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Currency markets remain rudderless as investors ponder next steps for Trump administration

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27 March 2017

Enrique Díaz-Álvarez

Chief Risk Officer at Ebury. Committed to mitigating FX risk through tailored strategies, detailed market insight, and FXFC forecasting for Bloomberg.

Markets spent last week in a holding pattern with all G10 currencies, save the Australian Dollar and the Yen, ending up less than 1% away from where they started.

his indecision also extended to emerging market currencies, where we saw the South African Rand and the Brazilian Real move in opposite directions in the absence of much justification for either move. Not even the strong PMI numbers out of the Eurozone on Friday, or Trump’s defeat in his efforts to repeal Obama’s health reforms, were enough to shake traders out of their torpor.

The muted reaction to positive political and economic news out of the Eurozone indicates that those outcomes are mostly priced in by FX markets. Traders will be focused on the Trump administration’s ability to recover from last week’s defeat and enact tax cuts and, less likely this year, infrastructure spending.

In addition to US politics, the focus next week will be on the Eurozone March inflation figure out on Friday. This will provide the first test of the ECB’s staff optimistic projections of a steady upward path in Eurozone core inflation back towards its target (Figure 1).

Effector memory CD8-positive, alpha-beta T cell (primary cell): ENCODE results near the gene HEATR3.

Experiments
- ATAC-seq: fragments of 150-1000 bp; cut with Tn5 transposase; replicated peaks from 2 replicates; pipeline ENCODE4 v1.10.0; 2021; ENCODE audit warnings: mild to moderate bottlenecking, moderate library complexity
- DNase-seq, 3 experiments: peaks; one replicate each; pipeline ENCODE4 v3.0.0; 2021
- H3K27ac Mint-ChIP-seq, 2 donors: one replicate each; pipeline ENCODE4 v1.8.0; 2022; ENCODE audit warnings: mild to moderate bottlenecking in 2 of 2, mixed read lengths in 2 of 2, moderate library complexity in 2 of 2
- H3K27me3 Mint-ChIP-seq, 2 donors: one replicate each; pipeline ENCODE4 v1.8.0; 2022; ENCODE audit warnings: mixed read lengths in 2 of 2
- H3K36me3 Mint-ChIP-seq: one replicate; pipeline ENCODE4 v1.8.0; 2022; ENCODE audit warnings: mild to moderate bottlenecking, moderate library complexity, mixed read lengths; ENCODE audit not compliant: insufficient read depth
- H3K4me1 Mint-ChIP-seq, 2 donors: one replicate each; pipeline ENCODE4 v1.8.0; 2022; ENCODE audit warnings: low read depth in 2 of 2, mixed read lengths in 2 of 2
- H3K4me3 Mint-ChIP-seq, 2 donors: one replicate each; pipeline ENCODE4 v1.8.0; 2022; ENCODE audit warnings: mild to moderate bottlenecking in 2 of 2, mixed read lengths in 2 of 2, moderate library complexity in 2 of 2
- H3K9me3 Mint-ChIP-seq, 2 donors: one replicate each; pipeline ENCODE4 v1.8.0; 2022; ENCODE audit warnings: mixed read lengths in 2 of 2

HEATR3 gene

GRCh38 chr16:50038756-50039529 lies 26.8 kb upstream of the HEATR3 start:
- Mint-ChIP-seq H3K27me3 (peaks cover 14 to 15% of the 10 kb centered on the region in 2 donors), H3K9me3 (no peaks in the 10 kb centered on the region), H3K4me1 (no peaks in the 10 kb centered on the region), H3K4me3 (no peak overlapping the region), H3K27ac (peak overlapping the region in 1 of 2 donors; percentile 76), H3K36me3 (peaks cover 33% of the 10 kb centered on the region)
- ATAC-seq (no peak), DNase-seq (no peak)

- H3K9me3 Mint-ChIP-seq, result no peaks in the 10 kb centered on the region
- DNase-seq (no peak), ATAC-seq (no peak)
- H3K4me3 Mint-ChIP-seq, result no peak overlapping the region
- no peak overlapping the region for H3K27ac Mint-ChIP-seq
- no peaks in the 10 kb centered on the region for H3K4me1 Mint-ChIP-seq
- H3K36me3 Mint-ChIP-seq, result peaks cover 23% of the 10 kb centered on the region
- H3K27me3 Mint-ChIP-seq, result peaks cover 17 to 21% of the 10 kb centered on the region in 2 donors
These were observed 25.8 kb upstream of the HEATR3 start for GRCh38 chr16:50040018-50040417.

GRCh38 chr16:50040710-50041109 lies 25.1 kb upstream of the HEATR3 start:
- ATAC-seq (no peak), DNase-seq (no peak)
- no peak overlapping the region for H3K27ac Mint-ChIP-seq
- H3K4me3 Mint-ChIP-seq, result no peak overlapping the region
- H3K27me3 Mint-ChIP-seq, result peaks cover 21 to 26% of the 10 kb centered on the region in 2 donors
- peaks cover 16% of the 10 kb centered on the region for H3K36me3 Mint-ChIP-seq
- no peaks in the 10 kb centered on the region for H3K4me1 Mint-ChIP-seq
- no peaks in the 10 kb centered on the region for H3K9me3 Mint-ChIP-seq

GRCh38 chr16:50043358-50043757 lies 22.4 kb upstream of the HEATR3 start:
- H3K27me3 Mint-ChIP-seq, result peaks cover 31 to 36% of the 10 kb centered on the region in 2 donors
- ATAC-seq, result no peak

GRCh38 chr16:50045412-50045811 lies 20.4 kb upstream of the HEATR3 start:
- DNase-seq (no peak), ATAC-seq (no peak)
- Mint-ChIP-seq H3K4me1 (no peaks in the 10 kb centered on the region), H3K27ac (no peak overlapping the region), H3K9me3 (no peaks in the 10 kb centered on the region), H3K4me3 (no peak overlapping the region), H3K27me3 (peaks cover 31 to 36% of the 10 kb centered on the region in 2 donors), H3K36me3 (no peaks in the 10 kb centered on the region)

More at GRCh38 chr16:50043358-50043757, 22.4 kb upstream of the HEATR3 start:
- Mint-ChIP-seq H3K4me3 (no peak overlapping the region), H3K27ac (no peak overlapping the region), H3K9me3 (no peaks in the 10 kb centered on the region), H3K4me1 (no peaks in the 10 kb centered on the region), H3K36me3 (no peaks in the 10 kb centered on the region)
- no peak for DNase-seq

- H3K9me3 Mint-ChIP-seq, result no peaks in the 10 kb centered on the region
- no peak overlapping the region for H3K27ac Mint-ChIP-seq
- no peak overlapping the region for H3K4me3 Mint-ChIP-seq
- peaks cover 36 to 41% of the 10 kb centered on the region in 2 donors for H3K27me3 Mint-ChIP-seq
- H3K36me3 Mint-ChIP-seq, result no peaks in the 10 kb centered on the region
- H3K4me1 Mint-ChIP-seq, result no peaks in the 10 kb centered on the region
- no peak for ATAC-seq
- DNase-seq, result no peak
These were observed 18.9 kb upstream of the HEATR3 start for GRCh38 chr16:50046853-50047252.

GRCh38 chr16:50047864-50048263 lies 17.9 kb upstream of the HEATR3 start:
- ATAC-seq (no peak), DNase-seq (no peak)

Figure 1: Eurozone Inflation Rate & ECB Projections (2011 – 2019)

Major currencies in detail


Last week’s upward surprise in UK inflation validates our view that interest rate markets are significantly underpricing the chance of a Bank of England hike before the end of 2017. Underlying inflation is already at 2%, the labour market is tight and we have yet to see all the pass through from currency weakness to higher import prices.

This mispricing, together with the “buy the rumour, sell the fact” dynamic that we are seeing around the triggering of Article 50, means that the recent Sterling rally probably has some legs, particularly against the Euro.


Markets largely ignored the higher-than-expected demand for ECB liquidity from Eurozone banks at its last Long Term Refinancing Operation (LTRO). Over €233 billion of cheap loans were snapped up, though it is far from clear that this reflects any heightened risk appetite on the part of Eurozone financial institutions. The PMI indices of business confidence were unambiguously positive, however, rising to a cycle high of 56.5 and consistent with acceleration of Eurozone growth to roughly the 2.5% level. The first quarter GDP numbers should be watched closely to see if business confidence actually translates into stronger investment.

Next week is very quiet in terms of Eurozone news, and we expect the common currency to take its cues from events elsewhere.


After the disastrous failure of Republican efforts to “repeal and replace” Obama’s health care reform last week, the future of Trump’s promises to enact significant tax cuts and push through an infrastructure spending package is more uncertain than ever.

Since macroeconomic data is unlikely to surprise strongly to either side, currency markets will remain fixated on the US political calendar and, in particular, internal Republican tensions and wrangling over the upcoming tax reform and reduction proposals from the Trump administration.